The focus of this work concerns a series of 1835 New York Sun articles that convinced many of that newspaper's readers that the moon was inhabited. Goodman (Jewish Food: The World at Table) gives the context of the time while also providing a look at the life of Richard Adams Locke, who wrote and published these stories, and such figures as P.T. Barnum and Edgar Allan Poe. Malcolm Hillgartner (The Reagan I Knew) reads with great energy and enthusiasm. Public libraries may wish to consider this one. [Audio clip available through www.blackstoneaudio.com; the Basic Books hc was described as more likely to appeal "to the general reader than to the academic," LJ 9/15/08.-Ed.]-Michael T. Fein, Central Virginia Community Coll. Lib., Lynchburg Copyright 2009 Reed Business Information.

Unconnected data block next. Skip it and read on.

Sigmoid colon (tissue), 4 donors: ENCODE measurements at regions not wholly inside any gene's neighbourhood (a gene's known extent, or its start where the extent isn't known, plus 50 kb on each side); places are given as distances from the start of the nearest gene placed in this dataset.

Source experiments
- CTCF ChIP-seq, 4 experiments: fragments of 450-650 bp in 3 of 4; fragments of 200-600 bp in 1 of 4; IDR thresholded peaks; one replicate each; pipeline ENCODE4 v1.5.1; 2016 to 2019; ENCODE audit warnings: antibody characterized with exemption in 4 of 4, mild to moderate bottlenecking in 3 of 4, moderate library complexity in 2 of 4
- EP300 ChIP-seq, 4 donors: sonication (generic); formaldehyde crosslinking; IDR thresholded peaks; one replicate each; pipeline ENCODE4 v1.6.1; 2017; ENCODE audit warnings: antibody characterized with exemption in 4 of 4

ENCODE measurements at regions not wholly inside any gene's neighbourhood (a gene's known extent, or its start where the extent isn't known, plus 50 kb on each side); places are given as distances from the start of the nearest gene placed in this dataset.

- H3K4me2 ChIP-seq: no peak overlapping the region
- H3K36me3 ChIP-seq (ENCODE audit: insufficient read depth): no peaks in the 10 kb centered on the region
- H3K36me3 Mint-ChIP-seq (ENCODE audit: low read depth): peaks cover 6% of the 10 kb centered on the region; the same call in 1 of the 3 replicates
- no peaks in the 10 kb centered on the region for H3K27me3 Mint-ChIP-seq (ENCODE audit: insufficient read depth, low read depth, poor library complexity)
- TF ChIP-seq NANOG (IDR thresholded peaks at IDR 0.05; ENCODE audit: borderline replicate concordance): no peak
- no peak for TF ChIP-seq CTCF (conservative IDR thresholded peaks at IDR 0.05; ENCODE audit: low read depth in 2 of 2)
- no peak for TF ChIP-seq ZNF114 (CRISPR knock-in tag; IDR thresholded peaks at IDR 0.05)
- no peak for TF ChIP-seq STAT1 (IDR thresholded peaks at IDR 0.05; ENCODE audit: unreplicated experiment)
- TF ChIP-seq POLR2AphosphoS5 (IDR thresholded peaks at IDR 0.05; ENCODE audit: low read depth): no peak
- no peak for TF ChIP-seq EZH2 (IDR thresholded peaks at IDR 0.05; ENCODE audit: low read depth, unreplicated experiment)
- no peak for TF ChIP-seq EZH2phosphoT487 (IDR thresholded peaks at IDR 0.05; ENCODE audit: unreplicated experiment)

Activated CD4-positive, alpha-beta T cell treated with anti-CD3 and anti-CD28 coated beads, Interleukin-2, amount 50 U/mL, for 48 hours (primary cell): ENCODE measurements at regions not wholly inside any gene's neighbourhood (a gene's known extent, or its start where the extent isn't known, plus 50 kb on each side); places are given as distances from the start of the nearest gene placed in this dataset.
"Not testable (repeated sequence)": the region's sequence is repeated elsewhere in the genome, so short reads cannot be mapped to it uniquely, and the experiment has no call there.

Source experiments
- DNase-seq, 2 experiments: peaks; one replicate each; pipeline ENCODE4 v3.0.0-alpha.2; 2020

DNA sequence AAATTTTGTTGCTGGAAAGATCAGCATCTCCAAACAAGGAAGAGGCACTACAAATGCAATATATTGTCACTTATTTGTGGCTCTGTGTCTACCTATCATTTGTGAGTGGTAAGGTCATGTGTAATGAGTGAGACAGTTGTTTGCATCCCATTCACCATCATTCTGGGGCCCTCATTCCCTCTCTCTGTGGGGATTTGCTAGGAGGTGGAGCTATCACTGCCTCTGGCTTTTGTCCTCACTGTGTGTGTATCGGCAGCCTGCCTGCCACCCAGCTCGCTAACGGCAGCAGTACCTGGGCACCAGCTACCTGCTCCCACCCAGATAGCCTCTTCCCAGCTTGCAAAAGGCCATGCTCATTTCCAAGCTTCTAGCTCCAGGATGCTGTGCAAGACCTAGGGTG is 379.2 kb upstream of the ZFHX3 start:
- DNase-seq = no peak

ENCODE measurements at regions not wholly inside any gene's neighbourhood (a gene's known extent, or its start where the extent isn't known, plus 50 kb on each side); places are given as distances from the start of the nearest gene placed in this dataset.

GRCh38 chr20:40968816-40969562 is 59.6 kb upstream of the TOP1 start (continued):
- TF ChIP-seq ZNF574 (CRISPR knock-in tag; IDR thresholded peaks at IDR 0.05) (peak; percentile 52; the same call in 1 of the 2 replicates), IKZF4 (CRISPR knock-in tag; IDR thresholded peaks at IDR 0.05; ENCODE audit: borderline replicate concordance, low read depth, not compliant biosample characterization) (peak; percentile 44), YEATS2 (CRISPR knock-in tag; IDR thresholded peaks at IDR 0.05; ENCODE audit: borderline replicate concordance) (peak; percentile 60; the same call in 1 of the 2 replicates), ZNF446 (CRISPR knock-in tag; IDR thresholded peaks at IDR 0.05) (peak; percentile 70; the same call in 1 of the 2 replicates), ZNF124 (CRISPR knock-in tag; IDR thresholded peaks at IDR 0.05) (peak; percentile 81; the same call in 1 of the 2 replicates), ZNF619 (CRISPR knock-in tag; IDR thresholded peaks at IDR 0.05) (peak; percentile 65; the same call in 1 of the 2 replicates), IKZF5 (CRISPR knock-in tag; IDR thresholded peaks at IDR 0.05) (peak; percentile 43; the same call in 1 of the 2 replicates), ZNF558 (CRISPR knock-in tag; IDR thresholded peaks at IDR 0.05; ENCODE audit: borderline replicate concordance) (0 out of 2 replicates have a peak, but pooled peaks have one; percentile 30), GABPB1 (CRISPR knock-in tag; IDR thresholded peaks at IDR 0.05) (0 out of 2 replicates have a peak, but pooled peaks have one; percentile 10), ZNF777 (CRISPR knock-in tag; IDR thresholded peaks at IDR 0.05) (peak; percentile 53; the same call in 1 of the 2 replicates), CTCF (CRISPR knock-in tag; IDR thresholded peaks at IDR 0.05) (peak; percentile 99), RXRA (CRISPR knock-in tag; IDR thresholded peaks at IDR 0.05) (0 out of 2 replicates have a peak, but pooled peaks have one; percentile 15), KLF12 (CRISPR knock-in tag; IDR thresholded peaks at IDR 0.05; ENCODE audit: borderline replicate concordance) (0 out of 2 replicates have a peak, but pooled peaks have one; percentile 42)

Goodman offers a highly atmospheric account of a hoax that he says reflects the birth of tabloid journalism and New York City's emergence as a city with worldwide influence. In August 1835, New York Sun editor Richard Adams Locke wrote and published a hoax about a newfangled telescope that revealed fantastic images of the moon, including poppy fields, waterfalls and blue skies. Animals from unicorns to horned bears inhabited the moon, but most astonishing were the four-foot-tall "man-bats" who talked, built temples and fornicated in public. The sensational moon hoax was reprinted across America and Europe. Edgar Allan Poe grumbled that the tale had been cribbed from one of his short stories; Sun owner Benjamin Day saw his paper become the most widely read in the world; and a pre-eminent British astronomer complained that his good name had been linked to those "incoherent ravings." Goodman (Jewish Food) offers a richly detailed and engrossing glimpse of the birth of tabloid journalism in an antebellum New York divided by class, ethnicity and such polarizing issues as slavery, religion and intellectual freedom. B&w illus. (Nov.) Copyright 2008 Reed Business Information.